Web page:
Some of my competitors in new home sales training accuse me of being a “motivational speaker.” That doesn’t sound like a bad thing, does it? However, the inference is that I’m not a teacher — that I do encourage people, but I don’t educate them.
To that I say, “Rubbish!” Teaching is more than imparting knowledge; it’s also inspiring change.
The biological processes within the human brain function on many levels. Simultaneously, they are gathering information, creating images that induce action, and generating feelings.
Poet Fernando Pessoa explained it this way: “I do not know what instruments grind and play away inside of me — strings and harps, timbales and drums. I can only recognize myself as a symphony.”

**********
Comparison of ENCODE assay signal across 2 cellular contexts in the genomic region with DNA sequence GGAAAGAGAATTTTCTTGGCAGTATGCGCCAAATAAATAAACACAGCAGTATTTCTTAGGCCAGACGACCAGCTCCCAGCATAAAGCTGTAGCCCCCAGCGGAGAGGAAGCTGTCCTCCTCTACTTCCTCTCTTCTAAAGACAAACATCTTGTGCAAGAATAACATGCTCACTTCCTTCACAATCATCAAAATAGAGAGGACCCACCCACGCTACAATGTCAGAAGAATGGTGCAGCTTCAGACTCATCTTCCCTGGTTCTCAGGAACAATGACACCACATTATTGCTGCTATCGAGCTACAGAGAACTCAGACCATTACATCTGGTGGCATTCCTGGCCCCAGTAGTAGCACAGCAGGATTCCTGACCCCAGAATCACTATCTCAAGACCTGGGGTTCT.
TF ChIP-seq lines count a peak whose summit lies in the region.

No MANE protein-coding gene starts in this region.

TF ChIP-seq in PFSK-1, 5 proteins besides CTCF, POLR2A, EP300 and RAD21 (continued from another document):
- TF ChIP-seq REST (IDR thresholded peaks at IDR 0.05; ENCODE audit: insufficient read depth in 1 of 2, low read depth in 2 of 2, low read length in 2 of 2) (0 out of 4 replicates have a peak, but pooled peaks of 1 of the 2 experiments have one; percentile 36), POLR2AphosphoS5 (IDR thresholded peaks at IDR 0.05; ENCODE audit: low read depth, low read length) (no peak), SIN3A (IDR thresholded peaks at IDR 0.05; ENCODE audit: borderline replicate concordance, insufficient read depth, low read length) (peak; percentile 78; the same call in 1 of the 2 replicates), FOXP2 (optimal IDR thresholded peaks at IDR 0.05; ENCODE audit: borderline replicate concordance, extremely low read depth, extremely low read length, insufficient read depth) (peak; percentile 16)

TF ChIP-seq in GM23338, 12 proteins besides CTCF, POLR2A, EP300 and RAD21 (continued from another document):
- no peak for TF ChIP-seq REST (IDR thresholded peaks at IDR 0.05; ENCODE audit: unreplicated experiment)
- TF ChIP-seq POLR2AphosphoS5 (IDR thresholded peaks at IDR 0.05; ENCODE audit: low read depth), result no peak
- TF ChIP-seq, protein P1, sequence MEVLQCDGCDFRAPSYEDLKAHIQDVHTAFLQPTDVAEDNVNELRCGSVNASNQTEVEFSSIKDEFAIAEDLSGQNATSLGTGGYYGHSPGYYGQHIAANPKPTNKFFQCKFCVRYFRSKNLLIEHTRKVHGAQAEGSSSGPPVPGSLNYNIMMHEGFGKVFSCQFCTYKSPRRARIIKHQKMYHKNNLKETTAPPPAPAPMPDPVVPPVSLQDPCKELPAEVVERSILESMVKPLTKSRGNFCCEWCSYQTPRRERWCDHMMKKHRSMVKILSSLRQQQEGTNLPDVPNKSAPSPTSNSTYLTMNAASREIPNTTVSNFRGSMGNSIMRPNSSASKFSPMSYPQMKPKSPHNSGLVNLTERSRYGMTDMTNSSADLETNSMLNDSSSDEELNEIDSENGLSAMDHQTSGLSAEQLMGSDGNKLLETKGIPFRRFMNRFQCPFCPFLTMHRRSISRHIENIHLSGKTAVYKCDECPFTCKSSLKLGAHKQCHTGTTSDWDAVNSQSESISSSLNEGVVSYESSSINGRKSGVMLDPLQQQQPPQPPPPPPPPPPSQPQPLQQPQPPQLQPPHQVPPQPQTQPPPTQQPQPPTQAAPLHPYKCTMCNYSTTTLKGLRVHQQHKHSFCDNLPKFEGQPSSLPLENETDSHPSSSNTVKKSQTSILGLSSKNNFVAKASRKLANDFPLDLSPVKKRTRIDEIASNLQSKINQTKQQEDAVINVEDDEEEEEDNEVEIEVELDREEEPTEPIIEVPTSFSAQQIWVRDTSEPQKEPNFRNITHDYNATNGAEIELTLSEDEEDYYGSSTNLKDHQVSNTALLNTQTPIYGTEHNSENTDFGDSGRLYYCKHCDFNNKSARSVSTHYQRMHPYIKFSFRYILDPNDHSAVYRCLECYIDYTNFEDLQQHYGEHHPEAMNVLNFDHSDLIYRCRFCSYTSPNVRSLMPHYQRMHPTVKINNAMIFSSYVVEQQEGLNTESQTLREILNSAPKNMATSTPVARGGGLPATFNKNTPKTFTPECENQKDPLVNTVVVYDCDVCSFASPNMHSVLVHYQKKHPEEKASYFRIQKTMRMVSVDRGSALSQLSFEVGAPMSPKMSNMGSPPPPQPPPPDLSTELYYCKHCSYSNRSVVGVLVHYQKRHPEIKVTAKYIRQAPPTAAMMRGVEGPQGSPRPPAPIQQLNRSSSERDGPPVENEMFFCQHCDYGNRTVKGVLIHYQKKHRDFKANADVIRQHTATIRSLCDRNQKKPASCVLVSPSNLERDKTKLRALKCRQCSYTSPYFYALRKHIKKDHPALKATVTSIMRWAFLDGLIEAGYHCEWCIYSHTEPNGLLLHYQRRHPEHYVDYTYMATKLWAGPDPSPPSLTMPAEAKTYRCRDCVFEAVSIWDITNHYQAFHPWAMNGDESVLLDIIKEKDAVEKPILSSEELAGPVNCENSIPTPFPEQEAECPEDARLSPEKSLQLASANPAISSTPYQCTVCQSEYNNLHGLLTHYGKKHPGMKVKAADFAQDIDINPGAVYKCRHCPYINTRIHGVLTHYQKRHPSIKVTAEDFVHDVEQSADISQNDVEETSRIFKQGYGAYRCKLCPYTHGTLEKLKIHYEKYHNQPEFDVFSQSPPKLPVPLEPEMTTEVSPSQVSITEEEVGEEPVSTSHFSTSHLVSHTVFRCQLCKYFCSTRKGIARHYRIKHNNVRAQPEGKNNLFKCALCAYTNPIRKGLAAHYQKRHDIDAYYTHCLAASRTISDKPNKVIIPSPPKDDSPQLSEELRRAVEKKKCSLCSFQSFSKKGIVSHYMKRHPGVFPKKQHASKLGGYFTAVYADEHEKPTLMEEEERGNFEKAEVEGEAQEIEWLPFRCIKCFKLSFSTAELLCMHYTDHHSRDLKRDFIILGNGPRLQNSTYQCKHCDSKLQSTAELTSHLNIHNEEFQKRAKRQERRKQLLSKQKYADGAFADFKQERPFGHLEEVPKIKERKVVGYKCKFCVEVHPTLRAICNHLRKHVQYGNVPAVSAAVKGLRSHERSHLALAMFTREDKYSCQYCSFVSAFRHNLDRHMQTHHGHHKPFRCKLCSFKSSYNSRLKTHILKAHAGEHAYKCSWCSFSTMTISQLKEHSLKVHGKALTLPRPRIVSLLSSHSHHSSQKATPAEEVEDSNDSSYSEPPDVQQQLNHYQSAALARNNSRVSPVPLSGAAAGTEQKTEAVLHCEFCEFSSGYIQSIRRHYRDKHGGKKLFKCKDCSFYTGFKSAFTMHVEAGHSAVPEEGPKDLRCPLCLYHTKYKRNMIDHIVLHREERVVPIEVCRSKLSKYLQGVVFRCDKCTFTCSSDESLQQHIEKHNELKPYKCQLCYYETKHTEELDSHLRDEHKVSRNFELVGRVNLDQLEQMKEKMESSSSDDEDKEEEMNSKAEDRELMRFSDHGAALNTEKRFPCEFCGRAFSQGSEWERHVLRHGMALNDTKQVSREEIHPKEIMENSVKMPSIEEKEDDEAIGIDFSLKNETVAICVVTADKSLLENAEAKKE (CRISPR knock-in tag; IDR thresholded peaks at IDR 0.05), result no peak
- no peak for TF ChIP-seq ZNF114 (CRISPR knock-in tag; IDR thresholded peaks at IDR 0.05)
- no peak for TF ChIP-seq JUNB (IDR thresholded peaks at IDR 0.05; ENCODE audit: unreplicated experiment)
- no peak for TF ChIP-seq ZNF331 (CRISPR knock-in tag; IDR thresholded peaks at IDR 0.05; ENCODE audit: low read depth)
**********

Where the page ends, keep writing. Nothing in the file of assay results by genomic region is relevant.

All the salespeople I teach individually and in seminars … all the sales managers who request a consultation … all the owners of businesses who have sought my counsel … all of them have these silent symphonies inside their heads. It’s my job to help them orchestrate the noise so they stay in tune with the times without missing a beat.
I’ve found the best way to do this is to engage as much of the brain’s processes as possible. So, I share information. That’s called education. I introduce mental images that induce action. That’s motivation. And I create an awareness of emotions and desires. That is inspiration.
To quote William Arthur Ward, “The mediocre teacher tells. The good teacher explains. The superior teacher demonstrates. The great teacher inspires.”
To my critics, I would say that I’m guilty as charged. I am a motivational speaker who aspires to be a great teacher … one who teaches from the heart, not just a book.